Literature has a common theme of redemption in which the simpler things in life are found to be more rewarding than things we strive for and hold up as valuable. As The Hobbit’s Thorin says, “If more of us valued food and cheer and song above hoarded gold, it would be a merrier world.” Marley’s ghost imparts much the same wisdom to that miserable old miser Scrooge when he tells him that the real business in life is “charity, mercy, forbearance, [and] benevolence.”
What a perfect time of year to recall this lesson. So many individual traditions and customs, the old familiar songs and stories, good food and family togetherness. Who needs gold? Or the chain of “cash-boxes, keys, padlocks, ledgers, deeds and heavy purses wrought in steel” that weighs Marley down in the afterlife?
In WNC, a bounty of experiential gifts offer enjoyment for all ages. Visit hometown celebrations in Burnsville and Waynesville. There are Christmas plays at Attic Salt Theatre and Black Mountain Center for the Arts, and holiday exhibitions and markets in galleries and towns everywhere.
In all our revelry, we should not forget those for whom holiday only highlights a lack of food, housing or companionship. Charles Dickens, credited with reinventing Christmas celebrations, calls this the time of year when “men and women seem by one consent to open their shut-up hearts freely and to think of other people below them as if they really were fellow-passengers to the grave, and not another race of creatures bound on other journeys.”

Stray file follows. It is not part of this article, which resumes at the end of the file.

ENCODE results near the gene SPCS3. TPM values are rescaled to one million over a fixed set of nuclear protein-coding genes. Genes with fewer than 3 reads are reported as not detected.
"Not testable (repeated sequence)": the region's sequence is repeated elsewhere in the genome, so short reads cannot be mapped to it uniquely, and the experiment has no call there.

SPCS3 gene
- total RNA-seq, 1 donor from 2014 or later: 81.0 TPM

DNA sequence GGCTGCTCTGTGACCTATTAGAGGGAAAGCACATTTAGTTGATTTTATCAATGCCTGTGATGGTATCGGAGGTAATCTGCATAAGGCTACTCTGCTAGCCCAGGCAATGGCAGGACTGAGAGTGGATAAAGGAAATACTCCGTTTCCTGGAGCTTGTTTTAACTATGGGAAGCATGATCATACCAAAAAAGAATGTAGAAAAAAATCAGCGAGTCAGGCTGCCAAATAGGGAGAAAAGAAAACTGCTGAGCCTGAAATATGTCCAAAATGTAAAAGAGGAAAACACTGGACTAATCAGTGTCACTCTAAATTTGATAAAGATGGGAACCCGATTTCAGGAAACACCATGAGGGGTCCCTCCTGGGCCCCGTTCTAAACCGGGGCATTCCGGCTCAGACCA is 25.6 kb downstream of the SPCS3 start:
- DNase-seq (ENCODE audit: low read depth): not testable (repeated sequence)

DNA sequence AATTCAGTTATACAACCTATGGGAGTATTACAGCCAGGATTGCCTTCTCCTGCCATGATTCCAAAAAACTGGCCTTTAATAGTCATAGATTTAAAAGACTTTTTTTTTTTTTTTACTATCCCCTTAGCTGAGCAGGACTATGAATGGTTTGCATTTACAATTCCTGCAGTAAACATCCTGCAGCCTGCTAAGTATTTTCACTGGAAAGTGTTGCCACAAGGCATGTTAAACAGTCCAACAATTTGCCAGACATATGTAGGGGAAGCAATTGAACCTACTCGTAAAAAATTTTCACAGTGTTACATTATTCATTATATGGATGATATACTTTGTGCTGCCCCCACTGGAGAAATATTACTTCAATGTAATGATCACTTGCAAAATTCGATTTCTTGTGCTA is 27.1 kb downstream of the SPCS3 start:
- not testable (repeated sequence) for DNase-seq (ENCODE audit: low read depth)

There are many ways to help this holiday season. We visit with some who seek to provide warmth and food to those in need, including Black Mountain’s annual Deck the Trees and Mountain Projects in Haywood County. Asheville’s Winter Wonder Walk offers holiday joy for young hearts while raising funds for MANNA FoodBank. And read about a program at West Asheville’s Tastee Diner where wooden nickels are the currency of kindness.
Warm wishes this holiday season from all of us at The Laurel of Asheville!